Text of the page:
HITTING ITS STRIDE: The galloping beetle in action. Picture: WITS
TMG Digital on Business Day Live
SCIENTISTS have discovered a number of new species of water beetles in Namaqualand, in the Northern Cape.
Scientists from Plymouth University have so far identified six new species at the Bokkeveld plateau‚ a region that gets good winter rains but is generally arid.
Reader in aquatic biology at the university David Bilton‚ who first began sampling water beetles in the area as a result of annual field trips with undergraduates in a marine biology and coastal ecology course‚ said: "This part of Namaqualand has reliable winter rains‚ and so differs climatically from much of the drier surrounding region.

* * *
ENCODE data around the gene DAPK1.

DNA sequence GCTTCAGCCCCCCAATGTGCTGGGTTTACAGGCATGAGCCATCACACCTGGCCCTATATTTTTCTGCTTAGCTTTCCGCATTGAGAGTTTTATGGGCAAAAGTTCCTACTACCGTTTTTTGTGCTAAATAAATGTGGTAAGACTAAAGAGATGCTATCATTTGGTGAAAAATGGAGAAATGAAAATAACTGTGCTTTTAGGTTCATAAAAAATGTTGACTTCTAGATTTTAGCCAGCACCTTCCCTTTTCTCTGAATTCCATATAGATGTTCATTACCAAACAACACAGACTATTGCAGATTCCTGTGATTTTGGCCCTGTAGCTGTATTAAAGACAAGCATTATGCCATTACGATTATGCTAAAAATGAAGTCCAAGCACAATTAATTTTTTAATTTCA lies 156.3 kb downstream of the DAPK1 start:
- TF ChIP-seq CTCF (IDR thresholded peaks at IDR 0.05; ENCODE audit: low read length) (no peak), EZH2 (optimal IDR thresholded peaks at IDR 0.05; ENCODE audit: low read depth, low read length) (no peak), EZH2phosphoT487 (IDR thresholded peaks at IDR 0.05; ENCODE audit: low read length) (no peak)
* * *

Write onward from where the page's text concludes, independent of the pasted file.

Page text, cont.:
"Given its ecological isolation‚ it seemed likely that it would support a number of aquatic species unknown elsewhere‚ and this indeed seems to be the case. The area has long been renowned for the diversity of its plant life‚ but it also supports a rich aquatic fauna‚ despite the fact that almost all waterbodies are temporary and dry out in summer," Dr Bilton said.
"Six new species in two days is an astonishing number of water beetles from a small semi-arid area‚ and this suggests that additional unknown species live in the region. It seems the reliable winter rains of the Bokkeveld not only support a unique flora‚ but have also allowed the survival of lots of freshwater life."
Dr Bilton is collaborating with conservationists and scientists in the region understand and conserve fauna.